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One-on-one with Big Island game fish.

The waters off Hawaii's Kona Coast are among the best in the world for marlin and other game fish. You can charter a boat for a day

THE FIRST THING I noticed as I boarded the Hula Girl in Hawaii's Honokohau Harbor was the chair bolted to the deck. With its high, straight back, foot braces, shoulder harness, and polished-chrome rod holder, this was no seagoing Barca Lounger.

On a game-fishing boat like the Hula Girl, it is properly called the fighting chair. Our crew dubbed it the torture chair. Whatever you call it, this is the hot seat. The crew straps you into it--after your line screams off the reel--for one-on-one combat with a big fish.

Saltwater fishing for marlin and other hard-fighting game fish is serious business along Hawaii's Kona Coast. In part that's because these waters are among the best in the world for the high-leaping blue marlin, which, along with the black marlin, is considered the ultimate prize in the ocean sportfishing lottery. And in part it is the nature of hunting these fish. For all but the luckiest of anglers, saltwater game fishing means hours--even days--of patient trolling before a strike.

More than a hundred boats are licensed for charter along the Kona Coast. Prices to charter a boat for a day of fishing typically range from $250 to $600, with an average of $350 to $400 for a 30-foot boat. Given the commitment--and the cost--you might assume big game fishing is for only seasoned anglers. But nearly four out of five Kona-based boat charters cater to Hawaii visitors who have never tried it before. And lest you think this is some kind of macho, guys-only thing, the International Game Fishing Association notes that more Pacific blue marlin world records are held by women than by men.


Rare monsters have weighed in at nearly a ton, but the average blue marlin runs a more manageable 200 pounds, and anything over 300 pounds is considered a trophy. These big open-ocean predators can be caught year-round, but in July and August they congregate in West Hawaii's deep, sheltered waters to spawn.

Concern is rising that the species is being overfished. While data are sketchy, fisheries consultant David B. Grobecker worries that long-lining (setting miles of cable with baited hooks in the open ocean) by Hawaii-based commercial boats is leading to overfishing. "Sportfishing has no real impact on marlin stocks," Grobecker says.

In fact, the increase in tag-and-release fishing, especially during Hawaii International Billfish Association tournaments, is helping to provide much-needed information on pelagic fish.

The odds of catching marlin on any given day are only 1 in 3. Other hard-fighting pelagic game fish, including striped marlin, shortbill spearfish, mahimahi (dorado), ahi (yellowfin tuna), wahoo (ono), and (rarely) sailfish, increase those catch odds to a fish per boat per day.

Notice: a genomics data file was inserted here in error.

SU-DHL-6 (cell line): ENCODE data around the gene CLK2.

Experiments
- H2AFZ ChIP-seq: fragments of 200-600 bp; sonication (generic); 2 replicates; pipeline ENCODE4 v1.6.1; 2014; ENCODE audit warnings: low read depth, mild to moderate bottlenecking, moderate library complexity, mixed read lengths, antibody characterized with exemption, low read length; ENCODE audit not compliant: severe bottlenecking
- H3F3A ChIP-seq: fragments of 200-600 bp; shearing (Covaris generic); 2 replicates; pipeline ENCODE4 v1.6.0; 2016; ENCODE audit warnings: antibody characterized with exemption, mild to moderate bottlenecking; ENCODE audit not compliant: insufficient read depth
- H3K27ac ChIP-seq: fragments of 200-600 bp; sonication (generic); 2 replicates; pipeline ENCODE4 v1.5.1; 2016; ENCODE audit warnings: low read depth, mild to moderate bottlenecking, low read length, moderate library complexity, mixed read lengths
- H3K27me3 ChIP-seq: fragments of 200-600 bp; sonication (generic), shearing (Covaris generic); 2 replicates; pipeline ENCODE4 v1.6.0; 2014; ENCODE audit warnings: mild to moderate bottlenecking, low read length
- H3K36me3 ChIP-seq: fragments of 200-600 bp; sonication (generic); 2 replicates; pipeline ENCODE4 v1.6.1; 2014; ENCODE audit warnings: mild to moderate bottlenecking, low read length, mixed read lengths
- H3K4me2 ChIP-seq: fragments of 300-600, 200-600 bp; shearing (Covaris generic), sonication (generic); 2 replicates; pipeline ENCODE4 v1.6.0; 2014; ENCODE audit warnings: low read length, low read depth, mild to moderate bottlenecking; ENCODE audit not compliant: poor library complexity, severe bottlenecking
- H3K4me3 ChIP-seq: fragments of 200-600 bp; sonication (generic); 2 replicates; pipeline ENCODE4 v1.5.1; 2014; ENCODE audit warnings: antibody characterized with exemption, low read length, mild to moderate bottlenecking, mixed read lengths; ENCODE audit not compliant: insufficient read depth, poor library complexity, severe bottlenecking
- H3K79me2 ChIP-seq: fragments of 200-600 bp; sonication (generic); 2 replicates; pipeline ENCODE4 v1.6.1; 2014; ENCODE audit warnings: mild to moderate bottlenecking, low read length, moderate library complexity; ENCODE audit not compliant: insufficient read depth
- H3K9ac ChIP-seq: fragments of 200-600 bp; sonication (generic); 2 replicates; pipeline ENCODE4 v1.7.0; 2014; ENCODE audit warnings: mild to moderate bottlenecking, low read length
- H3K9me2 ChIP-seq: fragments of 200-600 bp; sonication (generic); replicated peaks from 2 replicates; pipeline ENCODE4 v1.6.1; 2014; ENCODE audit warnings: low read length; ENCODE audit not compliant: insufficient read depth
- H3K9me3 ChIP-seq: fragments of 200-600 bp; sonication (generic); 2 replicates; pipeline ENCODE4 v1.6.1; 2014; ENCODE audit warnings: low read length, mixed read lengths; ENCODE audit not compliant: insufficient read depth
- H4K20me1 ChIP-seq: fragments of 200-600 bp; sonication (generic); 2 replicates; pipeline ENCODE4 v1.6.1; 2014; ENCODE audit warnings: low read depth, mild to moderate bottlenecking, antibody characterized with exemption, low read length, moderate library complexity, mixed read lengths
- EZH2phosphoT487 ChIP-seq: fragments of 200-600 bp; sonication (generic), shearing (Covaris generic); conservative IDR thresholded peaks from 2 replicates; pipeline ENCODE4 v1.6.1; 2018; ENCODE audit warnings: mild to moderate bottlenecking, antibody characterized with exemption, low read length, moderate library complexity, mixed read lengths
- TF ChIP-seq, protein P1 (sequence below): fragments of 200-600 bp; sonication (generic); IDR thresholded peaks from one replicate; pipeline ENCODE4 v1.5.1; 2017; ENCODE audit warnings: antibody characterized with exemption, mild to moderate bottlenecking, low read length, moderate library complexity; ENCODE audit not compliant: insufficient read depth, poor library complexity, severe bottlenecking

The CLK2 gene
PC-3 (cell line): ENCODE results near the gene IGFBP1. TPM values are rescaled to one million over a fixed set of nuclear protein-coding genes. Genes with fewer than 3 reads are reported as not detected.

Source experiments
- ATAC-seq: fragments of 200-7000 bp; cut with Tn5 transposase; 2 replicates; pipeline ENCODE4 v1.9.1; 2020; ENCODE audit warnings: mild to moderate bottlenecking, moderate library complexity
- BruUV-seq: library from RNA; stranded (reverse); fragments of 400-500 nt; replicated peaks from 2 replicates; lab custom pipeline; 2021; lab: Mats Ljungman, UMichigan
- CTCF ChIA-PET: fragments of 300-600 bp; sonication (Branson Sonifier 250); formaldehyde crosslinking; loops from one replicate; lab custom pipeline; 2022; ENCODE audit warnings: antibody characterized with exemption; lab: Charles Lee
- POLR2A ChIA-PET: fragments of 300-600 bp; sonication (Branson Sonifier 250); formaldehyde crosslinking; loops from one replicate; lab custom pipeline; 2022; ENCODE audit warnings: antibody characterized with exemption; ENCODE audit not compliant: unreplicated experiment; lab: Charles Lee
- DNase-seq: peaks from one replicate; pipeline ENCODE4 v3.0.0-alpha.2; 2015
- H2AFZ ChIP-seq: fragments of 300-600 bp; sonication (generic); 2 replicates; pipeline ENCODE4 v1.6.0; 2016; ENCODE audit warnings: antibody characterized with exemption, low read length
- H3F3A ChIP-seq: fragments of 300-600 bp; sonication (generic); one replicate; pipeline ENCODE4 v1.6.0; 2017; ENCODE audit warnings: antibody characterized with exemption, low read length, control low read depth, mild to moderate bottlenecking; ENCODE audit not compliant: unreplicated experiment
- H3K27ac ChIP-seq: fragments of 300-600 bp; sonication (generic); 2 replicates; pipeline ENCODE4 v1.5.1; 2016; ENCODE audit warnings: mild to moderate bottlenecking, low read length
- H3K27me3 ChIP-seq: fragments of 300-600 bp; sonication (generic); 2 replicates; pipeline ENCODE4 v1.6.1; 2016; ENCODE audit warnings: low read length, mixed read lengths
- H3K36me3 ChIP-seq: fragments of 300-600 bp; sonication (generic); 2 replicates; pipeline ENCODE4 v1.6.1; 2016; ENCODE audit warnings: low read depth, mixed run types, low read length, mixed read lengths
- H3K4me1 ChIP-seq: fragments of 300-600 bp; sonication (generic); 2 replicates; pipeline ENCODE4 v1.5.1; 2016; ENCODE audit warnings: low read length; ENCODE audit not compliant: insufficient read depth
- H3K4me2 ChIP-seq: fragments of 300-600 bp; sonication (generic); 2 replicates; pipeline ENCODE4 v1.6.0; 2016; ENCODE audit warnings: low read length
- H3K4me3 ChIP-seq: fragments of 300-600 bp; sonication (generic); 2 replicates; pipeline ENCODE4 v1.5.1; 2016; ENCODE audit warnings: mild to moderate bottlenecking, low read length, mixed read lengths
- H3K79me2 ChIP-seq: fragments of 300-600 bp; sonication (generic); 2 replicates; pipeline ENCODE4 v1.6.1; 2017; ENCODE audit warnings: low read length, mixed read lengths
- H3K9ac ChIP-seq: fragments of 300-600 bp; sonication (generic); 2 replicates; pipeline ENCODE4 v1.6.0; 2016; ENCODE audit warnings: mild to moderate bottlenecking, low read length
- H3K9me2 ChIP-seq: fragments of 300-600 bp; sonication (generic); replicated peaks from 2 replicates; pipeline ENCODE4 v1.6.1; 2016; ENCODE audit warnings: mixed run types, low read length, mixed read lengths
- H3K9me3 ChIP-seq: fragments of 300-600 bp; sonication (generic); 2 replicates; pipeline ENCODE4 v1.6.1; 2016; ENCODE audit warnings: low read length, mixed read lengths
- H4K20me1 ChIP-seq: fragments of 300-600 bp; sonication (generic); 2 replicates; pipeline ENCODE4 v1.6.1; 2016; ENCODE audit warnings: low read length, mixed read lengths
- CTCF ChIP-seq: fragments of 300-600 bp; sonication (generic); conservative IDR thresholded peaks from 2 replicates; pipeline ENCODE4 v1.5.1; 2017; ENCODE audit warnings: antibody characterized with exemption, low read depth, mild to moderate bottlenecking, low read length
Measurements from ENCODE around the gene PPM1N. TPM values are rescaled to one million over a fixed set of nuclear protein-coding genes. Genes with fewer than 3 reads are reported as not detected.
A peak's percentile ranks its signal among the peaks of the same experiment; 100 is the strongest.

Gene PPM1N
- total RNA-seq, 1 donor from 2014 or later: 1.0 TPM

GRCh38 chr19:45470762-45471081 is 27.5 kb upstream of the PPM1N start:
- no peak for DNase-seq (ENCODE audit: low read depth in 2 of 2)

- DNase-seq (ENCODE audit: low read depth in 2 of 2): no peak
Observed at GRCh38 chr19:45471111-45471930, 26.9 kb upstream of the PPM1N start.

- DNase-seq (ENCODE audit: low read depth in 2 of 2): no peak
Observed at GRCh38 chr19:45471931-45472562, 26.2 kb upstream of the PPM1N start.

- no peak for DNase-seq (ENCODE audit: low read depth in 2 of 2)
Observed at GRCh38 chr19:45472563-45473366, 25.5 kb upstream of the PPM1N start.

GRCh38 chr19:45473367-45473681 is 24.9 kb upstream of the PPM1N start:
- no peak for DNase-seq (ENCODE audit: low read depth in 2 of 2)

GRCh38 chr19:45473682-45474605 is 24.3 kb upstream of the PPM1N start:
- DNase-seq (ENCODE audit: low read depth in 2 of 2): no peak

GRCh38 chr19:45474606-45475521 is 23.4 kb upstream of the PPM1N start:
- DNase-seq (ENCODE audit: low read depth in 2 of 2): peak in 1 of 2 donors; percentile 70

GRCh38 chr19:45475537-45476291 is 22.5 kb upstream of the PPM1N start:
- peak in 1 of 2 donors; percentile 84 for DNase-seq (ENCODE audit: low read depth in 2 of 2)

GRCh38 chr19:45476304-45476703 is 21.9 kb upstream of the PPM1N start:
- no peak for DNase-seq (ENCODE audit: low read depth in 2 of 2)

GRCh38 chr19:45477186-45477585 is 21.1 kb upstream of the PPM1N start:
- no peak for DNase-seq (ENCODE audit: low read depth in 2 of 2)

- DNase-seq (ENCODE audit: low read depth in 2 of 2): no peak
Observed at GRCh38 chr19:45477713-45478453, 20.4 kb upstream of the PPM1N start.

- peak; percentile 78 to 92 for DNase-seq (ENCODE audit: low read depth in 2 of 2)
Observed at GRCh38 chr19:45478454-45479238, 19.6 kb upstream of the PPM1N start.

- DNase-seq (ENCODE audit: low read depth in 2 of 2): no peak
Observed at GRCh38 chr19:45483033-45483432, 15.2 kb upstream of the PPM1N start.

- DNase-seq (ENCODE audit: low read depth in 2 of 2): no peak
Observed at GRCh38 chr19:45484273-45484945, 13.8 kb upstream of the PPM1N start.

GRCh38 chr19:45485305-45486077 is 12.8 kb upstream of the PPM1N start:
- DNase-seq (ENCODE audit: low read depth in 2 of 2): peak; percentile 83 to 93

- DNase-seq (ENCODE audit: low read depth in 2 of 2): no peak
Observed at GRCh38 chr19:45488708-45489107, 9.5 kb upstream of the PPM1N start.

Basically, you can fish for marlin two ways: troll lures or troll live bait. The arguments for lures are that the biggest marlin seem to be caught on artificials, you don't waste time catching bait, and, because you troll at a higher speed, you cover more water. Other game fish also seem to take lures as readily as bait. My day trolling lures on the Hula Girl out of Honokohau Harbor resulted in one released short-bill spearfish.

For many visitors, catching any fish is what makes or breaks a day at sea. The advantage of using bait is that, along with trolling for game fish, you can almost always catch big amberjack or giant trevally by stopping to bottom-fish.

Anglers who are serious about catching a marlin usually plan on at least three days of fishing, which makes the per-day charter rate more negotiable.


The biggest challenge facing Kona visitors is finding the right boat among those listed in the yellow pages, in free tourist newspapers, and at ocean activity kiosks in shopping centers. Before leaving home, get recommendations from local yacht or fishing clubs, or ask your travel agent. The activity desk at your hotel may also be able to help.

When trolling lures, the majority of charter boats fish four rods. As a general rule, boats under 30 feet long are fine for one or two anglers; boats over 30 feet, while usually rated to carry six passengers, are best with only four fishing.

Prices include boat, tackle, and crew; you bring your own lunch and beverages. The recommended tip for good service is 10 to 20 percent, which the captain splits with the deckhand. (Don't charter if you want only to bottom-fish; a seat on a half-day party boat fishing trip can cost less than $75.)

Interview the captain and be certain he understands exactly the type of fishing you want to do. Ask about boat equipment and fishing tackle used, and, if you're going to be trolling live bait, how bait is caught. Any fish caught are typically kept and sold by the crew; tell the captain if you want to keep some or want to tag and release the fish.

Local fishing writer Jim Rizzuto notes that Kona's best boats have a good return business, and a busy boat with a captain who asks you questions is a good sign. Rizzuto recommends inspecting the boat before committing. "A clean, well-kept boat showing obvious pride of ownership tells you something about the owner and the crew," he says.
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Title Annotation:Hawaii
Author:Phillips, Jeff
Date:Apr 1, 1993
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